Advanced technology is capable of helping safety professionals make a safer workplace, but it is by no means a silver bullet that, by itself, will make jobsites safe.
Augmented reality (AR), virtual reality (VR) and artificial intelligence (AI) are gaining traction in the workplace as companies use this technology as they seek to become more efficient and, ostensibly, safer.
But with this new technology comes new challenges, according to law firm Seyfarth Shaw, with one “inevitable risk” being improper reliance on the tech resulting in complacency on the part of employers.
Employer safety duty can’t be delegated to technology
AR and AI technologies can comprehensively analyze photographs of the workplace for compliance with easy-to-spot safety rules, such as PPE violations. When combined with real-time images, this tech is capable of spotting these safety issues in dynamic workplaces.
However, for employers to assume the workplace is safe because the technology hasn’t identified any issues, would be a mistake, Seyfarth Shaw states.
Federal OSHA regulations point out that employers are responsible for providing safe workplaces and that duty can’t be delegated to an AI program or technology in general.
That means that employers shouldn’t rely solely on the technology but can certainly use it to augment a safety program.
For example, an AI program used with the photo-analytics described above “would be a supplement to, not a replacement for, a competent person making frequent and regular inspections at a construction site.”
2 stories: Robots = safe workplaces v. Robots killed 41 workers
Another example of how technology can both help workplaces be safer while simultaneously presenting new hazards comes from two Safety News Alert stories on robotics released earlier in 2023.
In one story, published on May 31, the National Safety Council (NSC) presented information on how the use of robots can make workplaces safer. The story states that robots could be used for:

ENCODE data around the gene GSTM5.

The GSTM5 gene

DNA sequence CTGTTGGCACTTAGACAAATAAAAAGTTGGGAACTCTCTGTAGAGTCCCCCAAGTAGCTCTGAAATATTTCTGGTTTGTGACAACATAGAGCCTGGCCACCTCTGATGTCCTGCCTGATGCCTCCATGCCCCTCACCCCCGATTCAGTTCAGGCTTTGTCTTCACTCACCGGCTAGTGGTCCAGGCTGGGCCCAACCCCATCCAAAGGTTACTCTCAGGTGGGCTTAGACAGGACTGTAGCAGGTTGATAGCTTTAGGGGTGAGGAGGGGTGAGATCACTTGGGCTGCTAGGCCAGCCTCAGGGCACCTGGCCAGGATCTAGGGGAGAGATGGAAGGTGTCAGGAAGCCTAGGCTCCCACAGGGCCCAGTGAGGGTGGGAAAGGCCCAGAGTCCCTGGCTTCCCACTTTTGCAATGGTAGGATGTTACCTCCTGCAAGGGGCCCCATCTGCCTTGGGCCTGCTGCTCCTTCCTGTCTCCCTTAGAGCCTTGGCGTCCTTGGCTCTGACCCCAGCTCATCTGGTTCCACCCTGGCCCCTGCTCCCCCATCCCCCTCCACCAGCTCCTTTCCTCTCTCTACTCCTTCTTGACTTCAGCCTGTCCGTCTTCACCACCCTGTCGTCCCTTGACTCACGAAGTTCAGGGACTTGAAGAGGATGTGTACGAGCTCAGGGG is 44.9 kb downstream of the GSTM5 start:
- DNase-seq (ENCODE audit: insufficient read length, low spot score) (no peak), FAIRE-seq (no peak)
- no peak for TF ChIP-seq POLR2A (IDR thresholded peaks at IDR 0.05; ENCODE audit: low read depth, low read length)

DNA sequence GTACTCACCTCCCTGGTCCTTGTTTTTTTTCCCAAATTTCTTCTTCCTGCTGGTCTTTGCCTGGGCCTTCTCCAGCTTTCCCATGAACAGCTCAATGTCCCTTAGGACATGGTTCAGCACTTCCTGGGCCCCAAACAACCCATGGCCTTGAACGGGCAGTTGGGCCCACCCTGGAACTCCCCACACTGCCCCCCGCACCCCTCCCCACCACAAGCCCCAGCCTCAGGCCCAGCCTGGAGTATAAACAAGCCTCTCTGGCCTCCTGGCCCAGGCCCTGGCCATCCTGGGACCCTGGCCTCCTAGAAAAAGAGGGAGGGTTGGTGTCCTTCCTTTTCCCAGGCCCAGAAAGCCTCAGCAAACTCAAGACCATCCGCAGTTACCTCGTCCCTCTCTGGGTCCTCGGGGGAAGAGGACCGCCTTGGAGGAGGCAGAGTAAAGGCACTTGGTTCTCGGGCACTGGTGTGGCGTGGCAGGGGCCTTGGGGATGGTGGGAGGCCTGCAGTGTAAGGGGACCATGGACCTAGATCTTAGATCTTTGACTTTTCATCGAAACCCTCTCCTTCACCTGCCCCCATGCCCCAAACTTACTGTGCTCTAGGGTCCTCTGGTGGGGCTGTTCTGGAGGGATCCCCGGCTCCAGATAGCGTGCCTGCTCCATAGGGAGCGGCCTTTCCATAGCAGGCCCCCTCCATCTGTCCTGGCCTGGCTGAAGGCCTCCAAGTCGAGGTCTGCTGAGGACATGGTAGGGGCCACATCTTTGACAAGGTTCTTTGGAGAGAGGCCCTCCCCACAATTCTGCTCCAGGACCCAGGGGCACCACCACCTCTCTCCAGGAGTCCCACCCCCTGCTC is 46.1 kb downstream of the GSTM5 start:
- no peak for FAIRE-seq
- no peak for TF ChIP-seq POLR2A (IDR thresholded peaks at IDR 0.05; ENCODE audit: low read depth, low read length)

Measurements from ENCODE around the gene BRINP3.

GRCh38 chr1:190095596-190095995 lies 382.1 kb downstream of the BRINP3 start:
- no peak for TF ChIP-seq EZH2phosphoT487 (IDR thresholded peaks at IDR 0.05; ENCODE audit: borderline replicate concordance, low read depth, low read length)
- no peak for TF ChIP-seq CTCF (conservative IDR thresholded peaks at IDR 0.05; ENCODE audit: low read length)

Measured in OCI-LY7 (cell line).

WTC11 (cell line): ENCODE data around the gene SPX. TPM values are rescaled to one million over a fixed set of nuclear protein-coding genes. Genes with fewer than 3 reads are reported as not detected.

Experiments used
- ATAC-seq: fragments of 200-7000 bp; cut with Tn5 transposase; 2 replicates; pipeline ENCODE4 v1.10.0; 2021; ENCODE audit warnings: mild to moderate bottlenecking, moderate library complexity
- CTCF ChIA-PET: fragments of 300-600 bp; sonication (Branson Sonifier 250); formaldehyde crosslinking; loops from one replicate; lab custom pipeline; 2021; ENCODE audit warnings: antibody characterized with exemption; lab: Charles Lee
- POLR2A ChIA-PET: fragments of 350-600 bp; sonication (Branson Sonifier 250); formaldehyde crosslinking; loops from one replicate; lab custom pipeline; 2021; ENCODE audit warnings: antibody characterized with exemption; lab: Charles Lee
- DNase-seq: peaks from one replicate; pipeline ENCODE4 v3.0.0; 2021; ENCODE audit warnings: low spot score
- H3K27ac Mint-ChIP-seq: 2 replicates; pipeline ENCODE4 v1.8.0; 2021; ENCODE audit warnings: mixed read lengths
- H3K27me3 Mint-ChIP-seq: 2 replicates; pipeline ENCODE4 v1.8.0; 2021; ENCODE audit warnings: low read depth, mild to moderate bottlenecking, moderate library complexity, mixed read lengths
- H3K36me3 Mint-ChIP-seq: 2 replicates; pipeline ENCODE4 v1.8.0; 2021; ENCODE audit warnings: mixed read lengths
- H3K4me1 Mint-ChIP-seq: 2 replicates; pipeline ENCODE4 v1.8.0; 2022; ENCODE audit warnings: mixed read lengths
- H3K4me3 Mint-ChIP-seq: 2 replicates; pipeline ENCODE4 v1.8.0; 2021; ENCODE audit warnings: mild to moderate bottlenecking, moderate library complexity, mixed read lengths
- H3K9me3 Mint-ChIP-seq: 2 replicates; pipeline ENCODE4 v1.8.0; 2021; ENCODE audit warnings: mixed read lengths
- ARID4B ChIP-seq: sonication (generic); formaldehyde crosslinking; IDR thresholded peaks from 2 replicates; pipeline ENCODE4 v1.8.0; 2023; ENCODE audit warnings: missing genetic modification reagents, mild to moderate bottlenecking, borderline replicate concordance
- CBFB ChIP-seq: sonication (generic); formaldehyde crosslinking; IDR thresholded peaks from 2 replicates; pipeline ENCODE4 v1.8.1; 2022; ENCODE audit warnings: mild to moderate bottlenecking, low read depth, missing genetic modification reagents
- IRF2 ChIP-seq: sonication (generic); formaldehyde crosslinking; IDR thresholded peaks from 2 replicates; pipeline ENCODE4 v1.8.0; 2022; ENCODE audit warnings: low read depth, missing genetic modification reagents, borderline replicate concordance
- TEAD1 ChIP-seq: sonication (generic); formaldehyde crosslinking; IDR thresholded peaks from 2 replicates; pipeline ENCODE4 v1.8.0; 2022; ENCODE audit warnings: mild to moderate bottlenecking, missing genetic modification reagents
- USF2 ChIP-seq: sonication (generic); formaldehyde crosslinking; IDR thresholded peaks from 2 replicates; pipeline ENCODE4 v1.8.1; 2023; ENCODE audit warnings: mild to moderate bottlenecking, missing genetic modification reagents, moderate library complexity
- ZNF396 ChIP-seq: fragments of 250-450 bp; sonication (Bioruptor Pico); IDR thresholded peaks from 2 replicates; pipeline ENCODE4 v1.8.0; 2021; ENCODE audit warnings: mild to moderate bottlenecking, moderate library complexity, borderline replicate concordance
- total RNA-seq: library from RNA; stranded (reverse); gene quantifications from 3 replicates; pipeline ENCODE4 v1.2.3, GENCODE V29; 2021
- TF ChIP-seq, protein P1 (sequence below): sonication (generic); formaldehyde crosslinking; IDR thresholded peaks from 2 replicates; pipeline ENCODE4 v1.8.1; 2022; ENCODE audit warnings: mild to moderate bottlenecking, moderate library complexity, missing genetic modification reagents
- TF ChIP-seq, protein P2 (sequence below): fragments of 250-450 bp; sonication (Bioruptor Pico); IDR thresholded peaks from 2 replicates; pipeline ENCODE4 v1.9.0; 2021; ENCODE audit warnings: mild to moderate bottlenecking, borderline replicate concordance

- inspecting confined spaces and industrial facilities, especially in the construction, mining and logging industries
- transporting parts, goods and materials combined with the use of sensors and computer vision to minimize the risk of human-machine collisions
- using robotic arms for precision cutting and welding and for handling toxic, high temperature or explosive materials, and
- machine tending and parts repositioning by using robotic arms and AMRs to reduce the risks of manual machine handling.
However, just a few months later, another story detailed how the National Institute for Occupational Safety and Health (NIOSH) analyzed U.S. Bureau of Labor Statistics records, revealing that there were 41 workers killed by robots between 1992 and 2017.
The NIOSH research sought to highlight “the growing challenges of protecting human workers who perform job tasks with help from robots.”
Looking at those two stories, it may seem like the NSC is saying, “Technology will solve your safety problems” while NIOSH is countering with, “Technology could kill your employees.”
Bottom line: Tech is meant to enhance, not replace
The truth of the matter is that both organizations stress that the use of advanced technologies can help make workplaces safer, with the emphasis being on “help.”
NIOSH and the NSC have stressed that this tech shouldn’t be relied on as the sole method for ensuring a safe workplace. Rather, it should be used as another tool for employers and safety professionals to use in a safety program.
As Seyfarth Shaw pointed out, the idea is to use this technology to enhance a safety program, not replace it.